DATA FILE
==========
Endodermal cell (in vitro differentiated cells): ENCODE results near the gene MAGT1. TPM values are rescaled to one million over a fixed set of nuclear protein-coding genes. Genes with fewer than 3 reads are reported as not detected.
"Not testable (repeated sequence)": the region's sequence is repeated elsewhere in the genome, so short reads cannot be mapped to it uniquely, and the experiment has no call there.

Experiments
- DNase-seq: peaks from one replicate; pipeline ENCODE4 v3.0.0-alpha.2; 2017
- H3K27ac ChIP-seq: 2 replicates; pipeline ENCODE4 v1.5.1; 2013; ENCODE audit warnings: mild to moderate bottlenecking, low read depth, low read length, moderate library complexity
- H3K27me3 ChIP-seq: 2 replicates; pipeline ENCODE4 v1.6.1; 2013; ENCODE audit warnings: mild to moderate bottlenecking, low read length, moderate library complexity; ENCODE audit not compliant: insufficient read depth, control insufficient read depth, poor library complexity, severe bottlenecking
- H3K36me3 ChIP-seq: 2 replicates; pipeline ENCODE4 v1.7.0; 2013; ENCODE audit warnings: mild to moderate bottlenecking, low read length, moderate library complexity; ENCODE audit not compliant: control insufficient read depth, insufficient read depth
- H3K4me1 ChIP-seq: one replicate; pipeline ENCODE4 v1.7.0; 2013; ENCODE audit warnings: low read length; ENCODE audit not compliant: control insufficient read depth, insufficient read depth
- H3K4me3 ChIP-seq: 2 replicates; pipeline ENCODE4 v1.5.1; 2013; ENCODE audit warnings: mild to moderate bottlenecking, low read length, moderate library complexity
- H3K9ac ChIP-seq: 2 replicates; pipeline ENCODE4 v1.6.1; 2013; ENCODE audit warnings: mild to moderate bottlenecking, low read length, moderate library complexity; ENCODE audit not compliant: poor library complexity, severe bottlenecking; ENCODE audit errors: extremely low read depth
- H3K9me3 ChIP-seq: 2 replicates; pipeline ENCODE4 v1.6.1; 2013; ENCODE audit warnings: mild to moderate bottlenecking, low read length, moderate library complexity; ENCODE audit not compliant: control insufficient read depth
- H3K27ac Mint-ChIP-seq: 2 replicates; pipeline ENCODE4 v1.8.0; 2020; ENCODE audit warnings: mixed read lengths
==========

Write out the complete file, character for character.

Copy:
Endodermal cell (in vitro differentiated cells): ENCODE results near the gene MAGT1. TPM values are rescaled to one million over a fixed set of nuclear protein-coding genes. Genes with fewer than 3 reads are reported as not detected.
"Not testable (repeated sequence)": the region's sequence is repeated elsewhere in the genome, so short reads cannot be mapped to it uniquely, and the experiment has no call there.

Experiments
- DNase-seq: peaks from one replicate; pipeline ENCODE4 v3.0.0-alpha.2; 2017
- H3K27ac ChIP-seq: 2 replicates; pipeline ENCODE4 v1.5.1; 2013; ENCODE audit warnings: mild to moderate bottlenecking, low read depth, low read length, moderate library complexity
- H3K27me3 ChIP-seq: 2 replicates; pipeline ENCODE4 v1.6.1; 2013; ENCODE audit warnings: mild to moderate bottlenecking, low read length, moderate library complexity; ENCODE audit not compliant: insufficient read depth, control insufficient read depth, poor library complexity, severe bottlenecking
- H3K36me3 ChIP-seq: 2 replicates; pipeline ENCODE4 v1.7.0; 2013; ENCODE audit warnings: mild to moderate bottlenecking, low read length, moderate library complexity; ENCODE audit not compliant: control insufficient read depth, insufficient read depth
- H3K4me1 ChIP-seq: one replicate; pipeline ENCODE4 v1.7.0; 2013; ENCODE audit warnings: low read length; ENCODE audit not compliant: control insufficient read depth, insufficient read depth
- H3K4me3 ChIP-seq: 2 replicates; pipeline ENCODE4 v1.5.1; 2013; ENCODE audit warnings: mild to moderate bottlenecking, low read length, moderate library complexity
- H3K9ac ChIP-seq: 2 replicates; pipeline ENCODE4 v1.6.1; 2013; ENCODE audit warnings: mild to moderate bottlenecking, low read length, moderate library complexity; ENCODE audit not compliant: poor library complexity, severe bottlenecking; ENCODE audit errors: extremely low read depth
- H3K9me3 ChIP-seq: 2 replicates; pipeline ENCODE4 v1.6.1; 2013; ENCODE audit warnings: mild to moderate bottlenecking, low read length, moderate library complexity; ENCODE audit not compliant: control insufficient read depth
- H3K27ac Mint-ChIP-seq: 2 replicates; pipeline ENCODE4 v1.8.0; 2020; ENCODE audit warnings: mixed read lengths